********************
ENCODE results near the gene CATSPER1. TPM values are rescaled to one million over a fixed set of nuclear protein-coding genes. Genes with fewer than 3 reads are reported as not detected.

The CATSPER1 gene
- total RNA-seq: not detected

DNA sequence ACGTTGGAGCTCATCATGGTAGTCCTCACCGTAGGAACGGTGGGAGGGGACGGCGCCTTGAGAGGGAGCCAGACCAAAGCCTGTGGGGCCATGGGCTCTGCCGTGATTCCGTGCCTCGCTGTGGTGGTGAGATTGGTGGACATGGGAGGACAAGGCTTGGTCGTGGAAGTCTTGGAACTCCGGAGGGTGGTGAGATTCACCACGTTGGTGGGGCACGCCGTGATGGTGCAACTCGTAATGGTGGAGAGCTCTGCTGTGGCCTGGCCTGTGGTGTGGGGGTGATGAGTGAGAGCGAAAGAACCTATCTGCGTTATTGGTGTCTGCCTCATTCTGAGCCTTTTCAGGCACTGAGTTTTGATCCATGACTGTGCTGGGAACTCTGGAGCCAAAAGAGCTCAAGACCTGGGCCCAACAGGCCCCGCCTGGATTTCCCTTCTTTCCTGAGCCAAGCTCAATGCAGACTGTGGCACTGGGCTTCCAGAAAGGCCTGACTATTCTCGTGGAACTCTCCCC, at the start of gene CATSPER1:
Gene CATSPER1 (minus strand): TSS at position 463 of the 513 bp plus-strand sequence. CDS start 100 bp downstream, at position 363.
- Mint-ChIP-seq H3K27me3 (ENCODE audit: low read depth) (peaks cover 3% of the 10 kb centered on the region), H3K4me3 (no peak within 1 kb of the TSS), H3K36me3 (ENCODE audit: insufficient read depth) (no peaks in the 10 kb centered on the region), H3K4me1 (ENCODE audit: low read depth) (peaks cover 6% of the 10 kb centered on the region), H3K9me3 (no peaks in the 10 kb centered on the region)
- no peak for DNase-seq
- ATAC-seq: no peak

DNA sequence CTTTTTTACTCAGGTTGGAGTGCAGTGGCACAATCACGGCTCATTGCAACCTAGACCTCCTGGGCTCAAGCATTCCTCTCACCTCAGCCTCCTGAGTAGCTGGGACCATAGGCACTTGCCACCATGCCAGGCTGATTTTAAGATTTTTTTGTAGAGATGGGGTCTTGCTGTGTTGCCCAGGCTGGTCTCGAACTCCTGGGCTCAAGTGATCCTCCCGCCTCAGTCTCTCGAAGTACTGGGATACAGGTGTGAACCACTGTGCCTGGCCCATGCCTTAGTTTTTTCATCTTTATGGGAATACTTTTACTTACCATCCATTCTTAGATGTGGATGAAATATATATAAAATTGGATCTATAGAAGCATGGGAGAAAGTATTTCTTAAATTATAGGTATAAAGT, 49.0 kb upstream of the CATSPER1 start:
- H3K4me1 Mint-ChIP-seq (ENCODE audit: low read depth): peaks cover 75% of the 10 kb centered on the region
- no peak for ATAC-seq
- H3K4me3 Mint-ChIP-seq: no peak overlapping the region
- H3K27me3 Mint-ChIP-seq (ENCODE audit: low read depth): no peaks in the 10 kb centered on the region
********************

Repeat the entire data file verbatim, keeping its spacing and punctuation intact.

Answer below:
ENCODE results near the gene CATSPER1. TPM values are rescaled to one million over a fixed set of nuclear protein-coding genes. Genes with fewer than 3 reads are reported as not detected.

The CATSPER1 gene
- total RNA-seq: not detected

DNA sequence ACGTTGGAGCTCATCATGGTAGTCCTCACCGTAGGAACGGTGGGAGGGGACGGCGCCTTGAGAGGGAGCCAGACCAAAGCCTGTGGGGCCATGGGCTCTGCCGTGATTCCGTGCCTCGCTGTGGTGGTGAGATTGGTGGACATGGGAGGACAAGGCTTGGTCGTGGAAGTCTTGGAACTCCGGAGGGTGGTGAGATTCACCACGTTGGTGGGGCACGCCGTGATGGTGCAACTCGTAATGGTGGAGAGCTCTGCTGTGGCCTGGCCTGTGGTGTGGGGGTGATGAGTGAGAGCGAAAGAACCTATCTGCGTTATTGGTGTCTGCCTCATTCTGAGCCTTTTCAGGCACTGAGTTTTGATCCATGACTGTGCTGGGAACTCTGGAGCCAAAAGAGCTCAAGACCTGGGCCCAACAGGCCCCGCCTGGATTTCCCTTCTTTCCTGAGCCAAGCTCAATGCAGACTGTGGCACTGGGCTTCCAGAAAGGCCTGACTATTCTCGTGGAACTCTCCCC, at the start of gene CATSPER1:
Gene CATSPER1 (minus strand): TSS at position 463 of the 513 bp plus-strand sequence. CDS start 100 bp downstream, at position 363.
- Mint-ChIP-seq H3K27me3 (ENCODE audit: low read depth) (peaks cover 3% of the 10 kb centered on the region), H3K4me3 (no peak within 1 kb of the TSS), H3K36me3 (ENCODE audit: insufficient read depth) (no peaks in the 10 kb centered on the region), H3K4me1 (ENCODE audit: low read depth) (peaks cover 6% of the 10 kb centered on the region), H3K9me3 (no peaks in the 10 kb centered on the region)
- no peak for DNase-seq
- ATAC-seq: no peak

DNA sequence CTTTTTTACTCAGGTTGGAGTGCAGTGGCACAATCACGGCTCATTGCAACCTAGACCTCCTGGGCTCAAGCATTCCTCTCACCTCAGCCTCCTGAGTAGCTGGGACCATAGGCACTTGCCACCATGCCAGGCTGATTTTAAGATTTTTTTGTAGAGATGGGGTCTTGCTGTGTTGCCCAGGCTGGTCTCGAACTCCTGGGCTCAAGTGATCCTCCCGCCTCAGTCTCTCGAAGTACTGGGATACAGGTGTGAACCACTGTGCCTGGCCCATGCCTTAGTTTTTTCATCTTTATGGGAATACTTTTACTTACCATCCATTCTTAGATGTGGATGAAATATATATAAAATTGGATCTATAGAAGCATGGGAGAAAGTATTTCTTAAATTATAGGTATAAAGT, 49.0 kb upstream of the CATSPER1 start:
- H3K4me1 Mint-ChIP-seq (ENCODE audit: low read depth): peaks cover 75% of the 10 kb centered on the region
- no peak for ATAC-seq
- H3K4me3 Mint-ChIP-seq: no peak overlapping the region
- H3K27me3 Mint-ChIP-seq (ENCODE audit: low read depth): no peaks in the 10 kb centered on the region